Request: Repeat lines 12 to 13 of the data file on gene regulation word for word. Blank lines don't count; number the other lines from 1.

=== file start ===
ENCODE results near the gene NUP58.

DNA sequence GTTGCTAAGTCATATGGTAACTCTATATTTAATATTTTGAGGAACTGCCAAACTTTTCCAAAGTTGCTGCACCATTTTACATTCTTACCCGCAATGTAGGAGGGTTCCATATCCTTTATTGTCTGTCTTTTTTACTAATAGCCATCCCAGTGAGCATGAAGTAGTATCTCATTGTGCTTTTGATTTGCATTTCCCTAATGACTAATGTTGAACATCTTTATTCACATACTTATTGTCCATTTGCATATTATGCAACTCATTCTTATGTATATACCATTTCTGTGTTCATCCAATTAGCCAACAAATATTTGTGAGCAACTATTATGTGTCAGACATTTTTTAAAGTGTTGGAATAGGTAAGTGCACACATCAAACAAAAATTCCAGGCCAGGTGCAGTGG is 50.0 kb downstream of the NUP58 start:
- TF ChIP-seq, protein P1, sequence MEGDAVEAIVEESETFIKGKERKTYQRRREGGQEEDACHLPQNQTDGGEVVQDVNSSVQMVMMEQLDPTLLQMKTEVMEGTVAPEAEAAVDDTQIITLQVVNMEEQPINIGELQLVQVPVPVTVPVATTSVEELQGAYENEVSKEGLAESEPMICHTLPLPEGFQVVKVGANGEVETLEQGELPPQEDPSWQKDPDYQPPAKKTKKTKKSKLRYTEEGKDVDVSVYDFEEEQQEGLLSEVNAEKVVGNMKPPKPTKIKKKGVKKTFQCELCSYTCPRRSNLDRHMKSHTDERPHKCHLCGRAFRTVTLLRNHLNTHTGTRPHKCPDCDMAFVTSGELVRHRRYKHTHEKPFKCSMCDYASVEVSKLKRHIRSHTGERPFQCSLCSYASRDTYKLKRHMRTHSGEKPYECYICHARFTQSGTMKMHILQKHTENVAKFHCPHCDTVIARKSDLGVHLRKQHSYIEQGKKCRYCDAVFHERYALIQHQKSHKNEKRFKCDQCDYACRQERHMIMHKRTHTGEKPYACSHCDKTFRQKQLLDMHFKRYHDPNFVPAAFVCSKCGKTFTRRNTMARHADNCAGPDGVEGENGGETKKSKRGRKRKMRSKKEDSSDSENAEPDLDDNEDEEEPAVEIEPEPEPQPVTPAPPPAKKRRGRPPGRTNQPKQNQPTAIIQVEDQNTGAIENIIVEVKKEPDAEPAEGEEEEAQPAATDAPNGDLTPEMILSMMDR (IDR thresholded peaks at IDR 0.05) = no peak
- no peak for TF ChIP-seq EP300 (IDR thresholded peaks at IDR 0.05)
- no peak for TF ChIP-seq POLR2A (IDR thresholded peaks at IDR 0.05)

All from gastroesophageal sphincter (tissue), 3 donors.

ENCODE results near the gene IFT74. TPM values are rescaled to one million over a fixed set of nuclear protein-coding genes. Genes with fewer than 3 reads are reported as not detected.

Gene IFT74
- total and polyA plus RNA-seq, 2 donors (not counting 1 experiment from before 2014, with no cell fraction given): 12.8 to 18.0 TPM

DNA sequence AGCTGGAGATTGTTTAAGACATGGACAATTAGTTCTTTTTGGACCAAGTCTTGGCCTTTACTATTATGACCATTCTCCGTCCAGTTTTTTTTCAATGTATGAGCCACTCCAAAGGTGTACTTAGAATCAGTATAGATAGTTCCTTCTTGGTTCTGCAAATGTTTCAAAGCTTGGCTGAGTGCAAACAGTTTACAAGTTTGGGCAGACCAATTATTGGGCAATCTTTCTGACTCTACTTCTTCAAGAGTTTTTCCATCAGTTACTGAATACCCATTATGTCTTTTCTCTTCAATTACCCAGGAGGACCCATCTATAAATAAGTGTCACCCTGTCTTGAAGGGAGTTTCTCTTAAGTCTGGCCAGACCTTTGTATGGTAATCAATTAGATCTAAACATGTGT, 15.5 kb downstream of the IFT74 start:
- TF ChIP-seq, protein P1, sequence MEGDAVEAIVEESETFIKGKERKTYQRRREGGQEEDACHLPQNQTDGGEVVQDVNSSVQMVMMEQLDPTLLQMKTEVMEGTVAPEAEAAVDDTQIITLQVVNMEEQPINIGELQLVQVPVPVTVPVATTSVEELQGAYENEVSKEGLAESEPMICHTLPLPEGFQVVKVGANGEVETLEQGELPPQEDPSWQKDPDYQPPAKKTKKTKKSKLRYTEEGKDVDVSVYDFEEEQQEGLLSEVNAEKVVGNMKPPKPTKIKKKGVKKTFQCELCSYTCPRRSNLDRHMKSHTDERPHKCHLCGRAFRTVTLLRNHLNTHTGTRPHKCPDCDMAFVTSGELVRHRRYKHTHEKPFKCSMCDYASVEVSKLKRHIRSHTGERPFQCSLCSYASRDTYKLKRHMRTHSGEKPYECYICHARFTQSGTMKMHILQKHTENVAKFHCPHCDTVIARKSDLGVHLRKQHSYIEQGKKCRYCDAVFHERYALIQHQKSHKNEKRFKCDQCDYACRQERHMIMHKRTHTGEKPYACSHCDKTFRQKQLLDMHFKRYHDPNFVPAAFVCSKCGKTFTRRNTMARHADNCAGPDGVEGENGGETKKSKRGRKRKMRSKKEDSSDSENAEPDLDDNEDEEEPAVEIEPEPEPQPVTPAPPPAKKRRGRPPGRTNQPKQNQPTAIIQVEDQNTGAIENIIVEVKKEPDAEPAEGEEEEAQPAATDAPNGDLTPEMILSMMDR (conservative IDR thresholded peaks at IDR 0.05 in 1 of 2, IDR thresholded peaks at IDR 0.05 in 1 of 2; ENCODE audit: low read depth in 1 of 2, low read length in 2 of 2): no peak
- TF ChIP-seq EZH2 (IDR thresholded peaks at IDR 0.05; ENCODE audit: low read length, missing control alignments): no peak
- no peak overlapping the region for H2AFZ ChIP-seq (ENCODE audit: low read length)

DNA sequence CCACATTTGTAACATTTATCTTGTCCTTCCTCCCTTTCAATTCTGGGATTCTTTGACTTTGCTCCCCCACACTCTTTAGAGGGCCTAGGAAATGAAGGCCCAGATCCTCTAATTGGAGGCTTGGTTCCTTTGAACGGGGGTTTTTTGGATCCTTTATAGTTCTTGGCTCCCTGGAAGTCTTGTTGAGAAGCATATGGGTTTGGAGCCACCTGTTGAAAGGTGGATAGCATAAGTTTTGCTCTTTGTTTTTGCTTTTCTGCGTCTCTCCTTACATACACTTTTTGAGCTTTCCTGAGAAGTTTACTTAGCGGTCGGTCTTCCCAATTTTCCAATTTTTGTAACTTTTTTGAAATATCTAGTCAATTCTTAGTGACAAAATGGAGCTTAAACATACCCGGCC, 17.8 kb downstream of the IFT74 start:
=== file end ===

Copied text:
- TF ChIP-seq EZH2 (IDR thresholded peaks at IDR 0.05; ENCODE audit: low read length, missing control alignments): no peak
- no peak overlapping the region for H2AFZ ChIP-seq (ENCODE audit: low read length)